For more ways you can help, please refer to the Grow Me Instead booklet. For details on selecting non-invasive bird and wildflower seed mixtures, refer to the Seed Mixtures T.I.P.S.


Outdoor Enthusiasts

  • Seeds HikingBoots_JLeekie
    Seeds on hiking boots. Photo: J. Leekie
    Invasive seeds can hitch a ride on your gear, boots and vehicle, so scrape and spray off any caked-on soil before entering or leaving an area.
  • Avoid carrying invasive seeds into your favourite natural areas by bringing weed-free hay and sourcing firewood within a 50-mile radius of your campsite.
  • Recognize and report invasives. If you see a plant or species that looks out of place, report it to 1-888-WEEDSBC.


Boaters and Anglers – CLEAN-DRAIN-DRY

  • Boat Trailer002_OFAH
    Invasive plants on boat trailer and motor. Photo: Ontario Federation of Anglers and Hunters
    CLEAN off plant parts, animals and mud from your boat and equipment. Use a car or boat wash station if available. For motorized boats, look closely at the hitch, rollers, motor, propeller, axle, and bilge. For non-motorized boats, look along the paddles and the hull.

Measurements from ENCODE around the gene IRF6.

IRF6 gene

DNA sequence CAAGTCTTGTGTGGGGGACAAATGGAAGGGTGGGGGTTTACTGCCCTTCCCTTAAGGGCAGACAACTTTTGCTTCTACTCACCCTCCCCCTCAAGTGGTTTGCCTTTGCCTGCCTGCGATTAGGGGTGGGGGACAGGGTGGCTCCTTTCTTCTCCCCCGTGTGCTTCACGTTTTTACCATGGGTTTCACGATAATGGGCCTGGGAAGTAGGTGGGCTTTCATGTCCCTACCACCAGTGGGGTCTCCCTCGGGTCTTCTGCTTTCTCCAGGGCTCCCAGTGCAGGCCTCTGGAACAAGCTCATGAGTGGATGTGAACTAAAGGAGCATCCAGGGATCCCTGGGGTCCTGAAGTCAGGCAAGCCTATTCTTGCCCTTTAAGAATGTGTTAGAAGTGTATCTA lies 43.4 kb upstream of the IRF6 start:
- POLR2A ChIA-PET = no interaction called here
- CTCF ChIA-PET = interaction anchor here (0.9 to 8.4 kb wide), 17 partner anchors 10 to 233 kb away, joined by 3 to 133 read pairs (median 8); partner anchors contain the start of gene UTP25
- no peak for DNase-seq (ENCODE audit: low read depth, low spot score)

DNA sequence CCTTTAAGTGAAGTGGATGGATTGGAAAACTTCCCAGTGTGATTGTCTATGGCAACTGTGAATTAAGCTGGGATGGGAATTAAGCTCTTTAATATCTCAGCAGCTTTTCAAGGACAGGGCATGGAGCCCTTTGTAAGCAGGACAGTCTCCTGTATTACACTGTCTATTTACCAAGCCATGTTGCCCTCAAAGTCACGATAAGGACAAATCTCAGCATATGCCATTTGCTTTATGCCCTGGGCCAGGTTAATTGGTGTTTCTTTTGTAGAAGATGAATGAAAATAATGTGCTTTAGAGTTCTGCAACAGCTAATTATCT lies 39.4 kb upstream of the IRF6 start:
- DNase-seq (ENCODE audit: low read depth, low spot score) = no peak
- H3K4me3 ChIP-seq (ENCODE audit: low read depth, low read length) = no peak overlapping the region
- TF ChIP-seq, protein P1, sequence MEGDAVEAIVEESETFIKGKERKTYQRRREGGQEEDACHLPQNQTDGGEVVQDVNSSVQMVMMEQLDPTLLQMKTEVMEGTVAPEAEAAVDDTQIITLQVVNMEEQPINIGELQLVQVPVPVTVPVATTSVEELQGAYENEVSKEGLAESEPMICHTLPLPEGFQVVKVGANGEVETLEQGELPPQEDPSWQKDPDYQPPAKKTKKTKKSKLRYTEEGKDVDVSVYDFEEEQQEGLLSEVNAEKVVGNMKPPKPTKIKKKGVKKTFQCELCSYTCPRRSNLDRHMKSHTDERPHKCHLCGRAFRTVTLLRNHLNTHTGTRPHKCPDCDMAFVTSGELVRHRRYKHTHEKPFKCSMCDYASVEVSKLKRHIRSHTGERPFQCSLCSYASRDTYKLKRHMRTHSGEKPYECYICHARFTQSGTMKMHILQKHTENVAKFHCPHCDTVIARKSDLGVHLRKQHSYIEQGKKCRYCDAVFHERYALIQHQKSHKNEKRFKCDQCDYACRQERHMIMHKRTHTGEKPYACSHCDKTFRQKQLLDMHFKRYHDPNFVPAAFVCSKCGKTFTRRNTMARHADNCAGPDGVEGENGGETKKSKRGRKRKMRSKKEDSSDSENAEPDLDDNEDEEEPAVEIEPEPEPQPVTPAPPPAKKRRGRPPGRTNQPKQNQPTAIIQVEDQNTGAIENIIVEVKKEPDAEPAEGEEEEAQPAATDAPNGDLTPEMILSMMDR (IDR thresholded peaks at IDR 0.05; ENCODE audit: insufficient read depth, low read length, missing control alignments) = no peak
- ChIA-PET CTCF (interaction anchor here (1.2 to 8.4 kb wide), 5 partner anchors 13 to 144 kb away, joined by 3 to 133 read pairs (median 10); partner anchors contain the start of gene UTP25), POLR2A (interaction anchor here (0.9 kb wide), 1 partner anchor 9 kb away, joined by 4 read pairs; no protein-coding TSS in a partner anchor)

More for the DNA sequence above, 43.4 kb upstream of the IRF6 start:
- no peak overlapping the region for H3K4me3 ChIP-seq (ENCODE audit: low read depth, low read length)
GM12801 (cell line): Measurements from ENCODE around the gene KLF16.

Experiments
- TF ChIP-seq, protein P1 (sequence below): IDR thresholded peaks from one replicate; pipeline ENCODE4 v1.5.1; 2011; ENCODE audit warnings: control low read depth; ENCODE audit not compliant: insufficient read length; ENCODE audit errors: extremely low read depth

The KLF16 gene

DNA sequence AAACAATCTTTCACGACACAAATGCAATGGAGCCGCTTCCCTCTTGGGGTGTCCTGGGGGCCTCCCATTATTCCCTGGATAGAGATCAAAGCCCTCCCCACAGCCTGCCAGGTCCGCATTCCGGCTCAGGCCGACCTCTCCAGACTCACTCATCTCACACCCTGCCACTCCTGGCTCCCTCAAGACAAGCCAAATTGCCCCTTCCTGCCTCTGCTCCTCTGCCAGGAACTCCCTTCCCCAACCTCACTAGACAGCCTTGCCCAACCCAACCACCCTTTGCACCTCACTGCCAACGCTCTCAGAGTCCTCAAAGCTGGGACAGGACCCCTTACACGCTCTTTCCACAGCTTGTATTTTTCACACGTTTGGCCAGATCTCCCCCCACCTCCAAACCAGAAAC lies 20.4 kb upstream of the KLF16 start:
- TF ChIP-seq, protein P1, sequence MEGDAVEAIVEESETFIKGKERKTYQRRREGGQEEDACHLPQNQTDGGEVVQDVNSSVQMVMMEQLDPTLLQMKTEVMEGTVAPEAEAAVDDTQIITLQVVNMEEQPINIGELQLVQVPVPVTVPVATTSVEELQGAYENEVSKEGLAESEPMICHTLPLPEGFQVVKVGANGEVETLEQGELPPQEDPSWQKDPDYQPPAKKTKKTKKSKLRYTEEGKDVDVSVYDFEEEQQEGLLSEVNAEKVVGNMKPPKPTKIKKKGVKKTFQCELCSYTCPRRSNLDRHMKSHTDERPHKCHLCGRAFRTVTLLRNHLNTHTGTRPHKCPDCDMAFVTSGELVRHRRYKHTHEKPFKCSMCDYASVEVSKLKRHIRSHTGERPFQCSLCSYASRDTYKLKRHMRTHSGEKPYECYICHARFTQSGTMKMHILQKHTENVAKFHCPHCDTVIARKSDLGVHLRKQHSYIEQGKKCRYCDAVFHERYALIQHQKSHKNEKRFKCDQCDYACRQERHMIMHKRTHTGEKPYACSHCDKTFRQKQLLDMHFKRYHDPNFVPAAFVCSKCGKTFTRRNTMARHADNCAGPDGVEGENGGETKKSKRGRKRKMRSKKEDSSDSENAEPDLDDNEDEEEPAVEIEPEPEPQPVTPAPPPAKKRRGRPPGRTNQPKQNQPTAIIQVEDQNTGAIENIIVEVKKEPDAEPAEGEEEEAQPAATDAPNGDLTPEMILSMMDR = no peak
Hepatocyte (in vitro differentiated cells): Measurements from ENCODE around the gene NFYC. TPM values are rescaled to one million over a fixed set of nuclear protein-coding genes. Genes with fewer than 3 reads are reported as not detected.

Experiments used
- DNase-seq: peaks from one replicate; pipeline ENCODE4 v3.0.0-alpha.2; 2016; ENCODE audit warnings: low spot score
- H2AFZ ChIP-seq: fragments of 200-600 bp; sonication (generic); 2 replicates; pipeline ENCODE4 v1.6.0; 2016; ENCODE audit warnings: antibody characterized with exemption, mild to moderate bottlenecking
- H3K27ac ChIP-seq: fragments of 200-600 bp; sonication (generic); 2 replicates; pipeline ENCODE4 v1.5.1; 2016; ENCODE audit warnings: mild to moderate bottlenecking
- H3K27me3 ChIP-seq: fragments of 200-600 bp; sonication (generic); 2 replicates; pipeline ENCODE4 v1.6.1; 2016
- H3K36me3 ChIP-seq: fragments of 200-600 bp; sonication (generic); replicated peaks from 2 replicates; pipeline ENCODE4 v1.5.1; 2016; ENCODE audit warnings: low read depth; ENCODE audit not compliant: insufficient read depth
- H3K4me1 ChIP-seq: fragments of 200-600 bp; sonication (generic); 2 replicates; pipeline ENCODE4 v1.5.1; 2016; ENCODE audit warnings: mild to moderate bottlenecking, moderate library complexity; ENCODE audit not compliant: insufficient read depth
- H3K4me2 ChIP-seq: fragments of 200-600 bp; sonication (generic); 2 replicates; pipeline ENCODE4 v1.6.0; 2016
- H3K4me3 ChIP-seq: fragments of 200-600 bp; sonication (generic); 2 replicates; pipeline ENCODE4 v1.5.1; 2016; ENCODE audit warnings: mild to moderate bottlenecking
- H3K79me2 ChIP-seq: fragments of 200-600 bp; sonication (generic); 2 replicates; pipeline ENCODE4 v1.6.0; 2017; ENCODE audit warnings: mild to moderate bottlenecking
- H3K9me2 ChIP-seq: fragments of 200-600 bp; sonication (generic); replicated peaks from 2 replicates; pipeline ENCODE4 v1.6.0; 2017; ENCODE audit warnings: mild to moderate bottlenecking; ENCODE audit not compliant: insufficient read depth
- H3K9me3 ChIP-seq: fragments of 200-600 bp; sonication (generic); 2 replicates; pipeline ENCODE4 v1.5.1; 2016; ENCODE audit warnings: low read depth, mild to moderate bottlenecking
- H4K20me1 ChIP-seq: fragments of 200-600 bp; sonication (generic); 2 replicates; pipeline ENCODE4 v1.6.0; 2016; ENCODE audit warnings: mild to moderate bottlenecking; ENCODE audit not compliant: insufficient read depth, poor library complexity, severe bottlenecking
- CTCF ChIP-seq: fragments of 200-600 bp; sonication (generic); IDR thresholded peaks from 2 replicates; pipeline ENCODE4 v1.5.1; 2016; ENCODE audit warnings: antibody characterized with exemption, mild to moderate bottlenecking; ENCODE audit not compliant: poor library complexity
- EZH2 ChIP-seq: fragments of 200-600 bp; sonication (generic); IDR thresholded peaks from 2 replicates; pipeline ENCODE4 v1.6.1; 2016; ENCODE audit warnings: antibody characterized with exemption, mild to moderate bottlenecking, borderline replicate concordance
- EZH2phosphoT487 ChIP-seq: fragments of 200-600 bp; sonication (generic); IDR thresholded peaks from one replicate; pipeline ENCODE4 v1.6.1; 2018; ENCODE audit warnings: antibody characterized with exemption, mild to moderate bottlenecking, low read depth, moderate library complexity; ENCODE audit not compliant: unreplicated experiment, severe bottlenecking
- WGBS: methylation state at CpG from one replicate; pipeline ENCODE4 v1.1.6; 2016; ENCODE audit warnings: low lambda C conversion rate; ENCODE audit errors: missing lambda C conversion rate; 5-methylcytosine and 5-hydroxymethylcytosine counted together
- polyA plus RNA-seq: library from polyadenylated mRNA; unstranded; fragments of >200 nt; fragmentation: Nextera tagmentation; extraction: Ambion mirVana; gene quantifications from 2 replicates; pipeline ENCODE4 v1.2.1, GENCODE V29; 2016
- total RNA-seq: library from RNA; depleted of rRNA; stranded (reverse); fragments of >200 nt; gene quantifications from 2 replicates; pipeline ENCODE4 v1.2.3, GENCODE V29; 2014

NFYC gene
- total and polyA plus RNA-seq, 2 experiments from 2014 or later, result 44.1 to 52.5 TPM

• DRAIN everything that can hold water on to dry land (e.g. buckets, wells, bilge and ballast). Your motor, wet well and bilge should be entirely drained on land after leaving the water.
  • DRY all items completely before launching into another body of water.
  • Recognize and report invasives. If you see an aquatic plant, fish, or other organism that looks out of place, report it to 1-888-WEEDSBC.


Travellers

  • zucchini-plantinbag
    Transfer of zucchini plant.
    Know the origin of what you're buying. Imported goods are often pathways for invasive plants.